Demystify The Origin Of Data: Part 2 Common Misconceptions About Master Data Collection

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Today, 1 in 3 business leaders say they DO NOT trust the data they use to make decisions (source: IBM). That’s a scary thought. There are systematic problems with data quality in the world of master data management. The path to improved data confidence starts when you ask your data vendor this simple question: “Where does your data come from?”

There are some common misunderstandings about data collection, that cause dirty data to recycle through the marketplace. We’d like to clear them up now…

MISCONCEPTION #1: Triangulation always leads to better data quality.

What Most Think

Most people believe that if data is triangulated for accuracy (cross-referenced with other neutral sources to determine what is most valid), then the information must be correct.


Real Talk

Currently, most data vendors are reselling information from a handful of the same original sources. Therefore, although triangulation occurs and information seems to be cross-checked for accuracy, in reality, each vendor is passing along the same source of data, causing dirty data to be recycled throughout the market masked as ‘verified’.


MISCONCEPTION #2: Manual verification leads to better data quality.

What Most Think

Many business leaders place a higher value on vendors that offer manual data verification (having a human directly verify the information as true).

Real Talk

The reality is that when data vendors use manual verification, they are spending costly resources in the wrong areas. Instead, machine learning and artificial intelligence (AI) can augment human intelligence, to scour publicly available information at scale, gleaning new insights and continuously building upon them.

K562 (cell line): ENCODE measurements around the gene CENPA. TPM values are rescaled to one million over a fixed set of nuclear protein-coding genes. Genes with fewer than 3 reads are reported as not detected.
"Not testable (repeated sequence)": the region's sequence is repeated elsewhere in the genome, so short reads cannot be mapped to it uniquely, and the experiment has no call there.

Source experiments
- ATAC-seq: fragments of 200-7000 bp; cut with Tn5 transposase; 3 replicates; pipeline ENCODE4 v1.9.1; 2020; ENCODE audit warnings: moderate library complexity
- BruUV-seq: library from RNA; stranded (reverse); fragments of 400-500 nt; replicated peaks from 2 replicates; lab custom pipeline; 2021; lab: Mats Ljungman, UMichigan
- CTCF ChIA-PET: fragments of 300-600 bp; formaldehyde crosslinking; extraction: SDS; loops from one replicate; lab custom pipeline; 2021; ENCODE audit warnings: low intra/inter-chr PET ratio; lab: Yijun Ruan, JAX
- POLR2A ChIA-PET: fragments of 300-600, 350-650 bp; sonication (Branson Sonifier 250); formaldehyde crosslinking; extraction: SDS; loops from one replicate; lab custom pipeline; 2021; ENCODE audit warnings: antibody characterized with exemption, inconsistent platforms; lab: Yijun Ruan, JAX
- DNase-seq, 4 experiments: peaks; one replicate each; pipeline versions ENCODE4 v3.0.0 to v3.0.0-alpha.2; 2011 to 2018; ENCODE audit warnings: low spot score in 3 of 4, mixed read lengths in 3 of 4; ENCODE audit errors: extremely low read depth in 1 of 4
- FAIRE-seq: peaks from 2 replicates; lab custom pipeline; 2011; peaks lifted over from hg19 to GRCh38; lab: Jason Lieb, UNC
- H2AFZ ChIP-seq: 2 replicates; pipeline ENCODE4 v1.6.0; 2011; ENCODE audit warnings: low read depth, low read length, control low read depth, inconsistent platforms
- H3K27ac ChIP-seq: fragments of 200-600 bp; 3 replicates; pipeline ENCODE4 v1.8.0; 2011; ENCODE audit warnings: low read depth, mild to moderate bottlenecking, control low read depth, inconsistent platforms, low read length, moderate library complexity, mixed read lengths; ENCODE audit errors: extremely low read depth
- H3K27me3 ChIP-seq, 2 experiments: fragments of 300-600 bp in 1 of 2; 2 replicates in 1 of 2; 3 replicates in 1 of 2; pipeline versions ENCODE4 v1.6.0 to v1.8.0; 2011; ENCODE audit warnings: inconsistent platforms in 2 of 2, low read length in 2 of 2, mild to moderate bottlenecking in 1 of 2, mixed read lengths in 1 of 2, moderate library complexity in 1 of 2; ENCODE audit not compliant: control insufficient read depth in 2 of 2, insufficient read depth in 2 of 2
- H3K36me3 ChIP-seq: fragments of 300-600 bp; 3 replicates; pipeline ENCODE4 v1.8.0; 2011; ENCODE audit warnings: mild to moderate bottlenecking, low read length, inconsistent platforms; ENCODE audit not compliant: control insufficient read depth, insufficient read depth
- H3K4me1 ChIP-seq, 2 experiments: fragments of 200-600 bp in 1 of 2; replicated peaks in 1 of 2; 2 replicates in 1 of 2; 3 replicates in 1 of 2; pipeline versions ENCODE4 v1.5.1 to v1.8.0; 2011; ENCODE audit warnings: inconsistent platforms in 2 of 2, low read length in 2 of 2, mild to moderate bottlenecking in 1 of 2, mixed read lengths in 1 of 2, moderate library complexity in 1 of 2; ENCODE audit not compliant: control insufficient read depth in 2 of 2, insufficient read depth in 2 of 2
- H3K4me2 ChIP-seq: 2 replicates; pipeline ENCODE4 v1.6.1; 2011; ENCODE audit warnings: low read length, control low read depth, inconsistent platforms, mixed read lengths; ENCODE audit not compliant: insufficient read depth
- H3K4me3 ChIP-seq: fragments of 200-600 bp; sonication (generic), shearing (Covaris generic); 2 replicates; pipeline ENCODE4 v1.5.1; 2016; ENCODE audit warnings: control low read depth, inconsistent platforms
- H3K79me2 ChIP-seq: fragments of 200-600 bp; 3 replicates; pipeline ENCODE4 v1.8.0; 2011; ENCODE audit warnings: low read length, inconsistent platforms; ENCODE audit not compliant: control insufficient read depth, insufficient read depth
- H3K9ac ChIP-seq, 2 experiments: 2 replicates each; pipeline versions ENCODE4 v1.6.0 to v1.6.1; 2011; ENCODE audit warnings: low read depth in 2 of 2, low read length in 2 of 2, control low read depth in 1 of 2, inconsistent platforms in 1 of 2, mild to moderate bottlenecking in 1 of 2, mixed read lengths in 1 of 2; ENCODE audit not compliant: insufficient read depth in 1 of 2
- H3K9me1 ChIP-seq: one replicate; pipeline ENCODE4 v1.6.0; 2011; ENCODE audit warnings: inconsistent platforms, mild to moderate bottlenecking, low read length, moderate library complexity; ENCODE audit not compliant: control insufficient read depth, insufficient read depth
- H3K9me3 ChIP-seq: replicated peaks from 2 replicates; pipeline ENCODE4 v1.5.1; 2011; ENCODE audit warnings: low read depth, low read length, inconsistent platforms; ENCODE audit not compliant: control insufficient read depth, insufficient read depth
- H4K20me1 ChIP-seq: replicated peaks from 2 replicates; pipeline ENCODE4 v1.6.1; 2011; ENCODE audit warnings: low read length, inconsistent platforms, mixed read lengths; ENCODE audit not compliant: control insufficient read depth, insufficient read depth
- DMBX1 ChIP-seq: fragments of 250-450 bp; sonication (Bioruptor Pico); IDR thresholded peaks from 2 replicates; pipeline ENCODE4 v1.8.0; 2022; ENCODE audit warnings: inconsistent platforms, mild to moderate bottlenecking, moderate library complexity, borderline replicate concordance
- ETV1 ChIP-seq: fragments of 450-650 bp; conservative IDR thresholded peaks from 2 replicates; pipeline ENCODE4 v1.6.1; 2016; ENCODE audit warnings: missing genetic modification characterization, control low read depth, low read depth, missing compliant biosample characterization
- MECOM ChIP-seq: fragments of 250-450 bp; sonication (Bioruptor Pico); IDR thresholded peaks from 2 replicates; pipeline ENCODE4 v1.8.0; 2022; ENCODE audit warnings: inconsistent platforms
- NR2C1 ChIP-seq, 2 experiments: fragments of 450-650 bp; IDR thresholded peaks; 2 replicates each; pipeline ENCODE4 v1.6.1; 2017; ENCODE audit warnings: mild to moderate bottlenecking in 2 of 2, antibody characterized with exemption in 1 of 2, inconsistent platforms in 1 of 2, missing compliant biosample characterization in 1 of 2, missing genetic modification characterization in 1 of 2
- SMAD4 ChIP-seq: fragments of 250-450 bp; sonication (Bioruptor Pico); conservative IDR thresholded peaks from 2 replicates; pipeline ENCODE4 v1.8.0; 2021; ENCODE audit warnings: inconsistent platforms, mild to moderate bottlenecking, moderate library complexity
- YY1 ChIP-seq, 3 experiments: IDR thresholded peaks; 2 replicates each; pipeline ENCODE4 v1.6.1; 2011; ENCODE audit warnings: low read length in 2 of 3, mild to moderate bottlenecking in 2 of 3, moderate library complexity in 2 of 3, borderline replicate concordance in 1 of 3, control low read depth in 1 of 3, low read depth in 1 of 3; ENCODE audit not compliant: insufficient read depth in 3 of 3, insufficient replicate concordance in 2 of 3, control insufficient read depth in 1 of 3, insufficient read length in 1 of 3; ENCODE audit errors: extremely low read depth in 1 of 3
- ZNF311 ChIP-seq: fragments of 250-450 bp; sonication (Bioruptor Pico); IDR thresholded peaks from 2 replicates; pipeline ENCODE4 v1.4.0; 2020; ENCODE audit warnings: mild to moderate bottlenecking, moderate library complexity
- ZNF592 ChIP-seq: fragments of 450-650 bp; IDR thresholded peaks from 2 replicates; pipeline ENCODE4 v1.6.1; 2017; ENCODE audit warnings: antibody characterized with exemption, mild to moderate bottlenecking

MISCONCEPTION #3: More is better.

What Most Think

Many believe that the more data sources involved in the validation process, the better more reliable the answer will be.

Real Talk

Merging data together is a complex process. Each source of data has its own complexity and biases. The more data sources being merged, the more complicated the process becomes, as illustrated by the figure on the right. Joining together two, three or even five sources of data can be fairly straightforward. But imagine merging twenty or thirty sources together. Combining many different data sets together requires high-cost data intelligence systems to understand the nuances of each data source and attempt to unify them. You might merge things together that are inaccurate or incorrect.


3-Part Series: Demystify The Origin Of Business Data

Understand the truth behind the origin of your data and take control of your data strategy.

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